George Packer laments the fact that Twitter is replacing books. I suspect he’s overstating his case—there are still lots of books being written and read, but Matt Yglesias gets to the more fundamental point:
Despite his protestations to the contrary, this just amounts to Packer offering a luddite argument. The life of a prosperous American man circa 1960 was pretty good. No risk of starvation, no idiocy of rural life, decent job stability, etc. For your leisure time you have many books to enjoy, can listen to records (or the radio), go to the movies, or watch one of three television networks. Plenty of social problems around, but nobody was writing about “the crisis of the under-entertained American” or anything like that. And yet just consider the volume of new books that have been written in the past 50 years. Just consider the volume of new good books that have been written in the past 50 years. And yet the earth still revolved around its axis in 24 hours and around the globe in 365 days. All those new books represent a loss of time available to read all the great pre-1960 books. Less Hamlet, less Great Gatsby, less Moby Dick, less Crime and Punishment, less Decline and Fall of the Roman Empire, and we mourn the loss of these great works!
Obviously, though, the publication of new books is progress rather than regress. A person who chose to never read a single piece of post-1960 fiction could still live a rich and full life. He could even adopt a sneering attitude toward people who insisted on reading new novels. And people who subscribe to cable television (later: DVRs). And people who buy VCRs (later: DVD players). And people who read blogs (later: Twitter feeds). But what does it really amount to? To take advantage of new opportunities to do new things means, by definition, to reduce the extent to which one takes advantage of old opportunities to do old things. One shouldn’t deny that the losses involved are real—of course they are—but simply point out that it’s unavoidable. To say, “aha! this is the thing—this Twitter, these blogs—that’s crowded books out of my life” is a kind of confusion. Life is positively full of these little time-crunches. The fact that something displaces something of value doesn’t mean that it has no value, it just means that it’s new. To displace old things is in the nature of new things, and to cite the fact of displacement as the problem with the new thing really is just to object to novelty.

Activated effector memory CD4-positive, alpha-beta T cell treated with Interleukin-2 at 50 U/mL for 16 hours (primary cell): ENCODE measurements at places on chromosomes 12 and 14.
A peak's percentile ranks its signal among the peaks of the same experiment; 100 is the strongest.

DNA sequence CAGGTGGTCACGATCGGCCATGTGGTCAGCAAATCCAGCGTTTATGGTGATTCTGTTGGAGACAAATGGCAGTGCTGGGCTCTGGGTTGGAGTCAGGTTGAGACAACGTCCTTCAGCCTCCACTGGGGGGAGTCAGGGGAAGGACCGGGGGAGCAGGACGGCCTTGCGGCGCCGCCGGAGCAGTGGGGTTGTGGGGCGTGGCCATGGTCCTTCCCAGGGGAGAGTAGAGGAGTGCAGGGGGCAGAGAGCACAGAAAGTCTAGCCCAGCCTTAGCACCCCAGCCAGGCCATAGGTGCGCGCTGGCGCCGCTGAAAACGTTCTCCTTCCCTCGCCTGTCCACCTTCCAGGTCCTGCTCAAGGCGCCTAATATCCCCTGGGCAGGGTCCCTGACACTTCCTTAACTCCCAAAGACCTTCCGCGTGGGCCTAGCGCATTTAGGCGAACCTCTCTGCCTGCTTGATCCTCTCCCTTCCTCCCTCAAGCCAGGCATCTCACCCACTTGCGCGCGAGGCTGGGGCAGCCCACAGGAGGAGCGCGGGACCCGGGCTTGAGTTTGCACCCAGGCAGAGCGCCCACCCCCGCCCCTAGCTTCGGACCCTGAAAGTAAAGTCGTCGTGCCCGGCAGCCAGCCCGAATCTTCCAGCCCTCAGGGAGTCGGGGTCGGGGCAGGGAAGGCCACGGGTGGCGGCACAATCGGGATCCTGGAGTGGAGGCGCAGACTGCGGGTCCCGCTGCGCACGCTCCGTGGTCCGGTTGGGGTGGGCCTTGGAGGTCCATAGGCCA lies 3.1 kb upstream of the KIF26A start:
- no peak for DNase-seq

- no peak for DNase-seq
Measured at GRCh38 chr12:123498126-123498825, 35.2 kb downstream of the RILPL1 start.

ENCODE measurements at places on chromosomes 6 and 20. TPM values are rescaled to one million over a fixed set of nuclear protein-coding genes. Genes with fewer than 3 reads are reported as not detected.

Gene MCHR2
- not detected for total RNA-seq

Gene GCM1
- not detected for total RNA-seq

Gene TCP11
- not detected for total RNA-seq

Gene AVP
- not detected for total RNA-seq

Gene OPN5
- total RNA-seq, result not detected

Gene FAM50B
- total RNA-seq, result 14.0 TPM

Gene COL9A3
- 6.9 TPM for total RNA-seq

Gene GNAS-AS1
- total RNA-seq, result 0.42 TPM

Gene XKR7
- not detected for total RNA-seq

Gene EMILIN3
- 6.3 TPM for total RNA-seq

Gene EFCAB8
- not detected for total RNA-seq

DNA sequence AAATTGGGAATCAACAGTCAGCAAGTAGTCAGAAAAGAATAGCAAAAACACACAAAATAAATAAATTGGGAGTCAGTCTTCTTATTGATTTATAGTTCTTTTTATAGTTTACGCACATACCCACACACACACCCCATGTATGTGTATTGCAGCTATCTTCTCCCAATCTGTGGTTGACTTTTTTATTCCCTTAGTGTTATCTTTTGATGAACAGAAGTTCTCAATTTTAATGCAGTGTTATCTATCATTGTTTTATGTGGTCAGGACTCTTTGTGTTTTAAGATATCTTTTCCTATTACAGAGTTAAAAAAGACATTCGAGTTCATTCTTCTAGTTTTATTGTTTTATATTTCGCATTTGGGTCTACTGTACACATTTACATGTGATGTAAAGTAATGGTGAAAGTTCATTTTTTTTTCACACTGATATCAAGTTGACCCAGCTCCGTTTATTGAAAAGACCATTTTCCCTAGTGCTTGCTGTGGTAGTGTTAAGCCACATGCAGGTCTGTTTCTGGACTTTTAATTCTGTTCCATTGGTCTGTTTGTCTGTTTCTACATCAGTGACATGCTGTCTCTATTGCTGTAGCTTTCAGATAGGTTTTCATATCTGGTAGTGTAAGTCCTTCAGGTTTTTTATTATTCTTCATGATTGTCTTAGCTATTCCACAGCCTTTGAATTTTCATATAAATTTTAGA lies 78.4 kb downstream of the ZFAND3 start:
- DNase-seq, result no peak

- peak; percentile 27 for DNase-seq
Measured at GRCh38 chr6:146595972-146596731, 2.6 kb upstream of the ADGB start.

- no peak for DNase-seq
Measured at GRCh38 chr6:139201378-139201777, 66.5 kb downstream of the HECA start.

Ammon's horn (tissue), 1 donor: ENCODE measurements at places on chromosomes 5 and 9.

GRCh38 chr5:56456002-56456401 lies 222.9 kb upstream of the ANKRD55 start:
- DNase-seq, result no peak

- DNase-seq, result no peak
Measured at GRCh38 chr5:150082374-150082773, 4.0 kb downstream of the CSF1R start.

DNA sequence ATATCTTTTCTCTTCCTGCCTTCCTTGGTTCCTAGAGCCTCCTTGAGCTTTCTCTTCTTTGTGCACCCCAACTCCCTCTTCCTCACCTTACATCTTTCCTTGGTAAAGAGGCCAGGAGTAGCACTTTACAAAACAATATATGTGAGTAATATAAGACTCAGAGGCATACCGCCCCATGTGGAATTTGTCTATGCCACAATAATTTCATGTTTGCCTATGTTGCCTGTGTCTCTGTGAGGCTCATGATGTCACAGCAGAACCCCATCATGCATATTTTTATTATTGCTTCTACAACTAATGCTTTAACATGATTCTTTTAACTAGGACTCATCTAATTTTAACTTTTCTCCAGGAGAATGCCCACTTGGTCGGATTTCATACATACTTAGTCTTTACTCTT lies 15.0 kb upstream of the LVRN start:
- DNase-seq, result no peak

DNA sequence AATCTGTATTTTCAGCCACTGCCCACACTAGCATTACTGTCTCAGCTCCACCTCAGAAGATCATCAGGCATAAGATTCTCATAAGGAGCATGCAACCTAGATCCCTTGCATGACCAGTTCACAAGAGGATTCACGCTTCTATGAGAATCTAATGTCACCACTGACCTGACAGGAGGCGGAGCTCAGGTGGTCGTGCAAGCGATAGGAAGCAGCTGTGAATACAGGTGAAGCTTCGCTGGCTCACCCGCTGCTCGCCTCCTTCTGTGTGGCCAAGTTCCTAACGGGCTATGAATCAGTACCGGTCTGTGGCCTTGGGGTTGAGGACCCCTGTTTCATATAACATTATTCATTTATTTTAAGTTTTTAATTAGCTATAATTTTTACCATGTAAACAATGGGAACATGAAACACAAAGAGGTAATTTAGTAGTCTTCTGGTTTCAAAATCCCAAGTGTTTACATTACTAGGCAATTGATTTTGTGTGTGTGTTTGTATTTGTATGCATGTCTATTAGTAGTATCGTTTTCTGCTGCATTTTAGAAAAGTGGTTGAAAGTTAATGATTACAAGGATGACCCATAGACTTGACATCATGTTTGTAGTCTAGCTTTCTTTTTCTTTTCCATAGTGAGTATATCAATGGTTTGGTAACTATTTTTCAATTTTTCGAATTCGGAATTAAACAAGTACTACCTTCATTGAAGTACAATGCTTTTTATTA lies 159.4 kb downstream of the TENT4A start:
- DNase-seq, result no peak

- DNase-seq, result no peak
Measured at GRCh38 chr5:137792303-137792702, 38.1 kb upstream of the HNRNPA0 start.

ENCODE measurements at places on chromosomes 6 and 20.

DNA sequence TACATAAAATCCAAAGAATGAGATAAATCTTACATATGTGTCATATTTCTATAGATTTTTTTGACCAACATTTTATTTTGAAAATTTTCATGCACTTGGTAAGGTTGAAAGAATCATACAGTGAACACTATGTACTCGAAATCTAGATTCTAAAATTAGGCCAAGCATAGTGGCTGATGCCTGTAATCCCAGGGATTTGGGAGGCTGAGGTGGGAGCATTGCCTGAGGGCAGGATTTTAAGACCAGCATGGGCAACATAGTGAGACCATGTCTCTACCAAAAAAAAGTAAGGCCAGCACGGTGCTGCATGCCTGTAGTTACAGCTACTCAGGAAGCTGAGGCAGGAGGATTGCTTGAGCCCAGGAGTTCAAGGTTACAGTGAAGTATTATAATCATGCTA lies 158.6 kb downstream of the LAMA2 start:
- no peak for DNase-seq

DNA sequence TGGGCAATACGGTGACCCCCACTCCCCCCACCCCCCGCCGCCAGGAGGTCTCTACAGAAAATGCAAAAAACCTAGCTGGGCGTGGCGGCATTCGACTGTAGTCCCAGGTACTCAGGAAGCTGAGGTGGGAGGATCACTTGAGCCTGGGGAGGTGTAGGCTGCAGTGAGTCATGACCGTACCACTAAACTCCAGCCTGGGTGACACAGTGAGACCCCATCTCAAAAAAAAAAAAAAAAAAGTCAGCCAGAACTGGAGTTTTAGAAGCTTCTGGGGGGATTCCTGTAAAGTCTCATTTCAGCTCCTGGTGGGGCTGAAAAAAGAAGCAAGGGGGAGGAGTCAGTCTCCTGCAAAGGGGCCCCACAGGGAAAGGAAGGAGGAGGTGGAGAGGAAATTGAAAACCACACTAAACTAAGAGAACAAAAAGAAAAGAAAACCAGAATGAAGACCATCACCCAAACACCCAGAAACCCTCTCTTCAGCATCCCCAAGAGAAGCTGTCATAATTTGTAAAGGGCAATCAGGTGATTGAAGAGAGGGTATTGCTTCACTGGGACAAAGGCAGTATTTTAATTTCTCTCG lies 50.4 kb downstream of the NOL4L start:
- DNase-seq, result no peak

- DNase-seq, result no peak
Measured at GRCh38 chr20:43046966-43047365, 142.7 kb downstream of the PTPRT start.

Literate people have been taught to venerate book-reading, and for good reason. Human civilizations have accumulated a tremendous amount of knowledge and wisdom over the last few centuries, and reading books is a good way to absorb some of it and put it to use in our lives. But the key part is the reading part, not the book part. The Internet is accelerating the rate at which our culture can produce, disseminate, and absorb knowledge, and Twitter is one of the many technologies helping us do that. Just this morning, for example, I learned from Bram Cohen about this interesting paper arguing that “Happy Birthday” isn’t under copyright. I learned that Chris Hayes will write a book that I hope to have time to read. Late last night, Kerry Howley tweeted about compiling a list of classic take-down essays, and Radley Balko responded with a link to this classic Mencken obituary of William Jennings Bryan.
I don’t see any obvious criteria by which to judge the Mencken essay or the copyright paper—and the literally thousands of other items of reading material I’ve discovered via Twitter—as more or less important than whatever book happens to be at the top of my to-read stack. There’s nothing magical about the printed form. Maybe those particular subjects don’t interest you, but fortunately there are lots of people tweeting about subjects that don’t interest me but might interest you. Frankly, Twitter is exactly as interesting as you are. If you tried Twitter and found it boring or shallow, that’s probably because you chose to follow boring, shallow people. It’s not really fair to blame Twitter for that.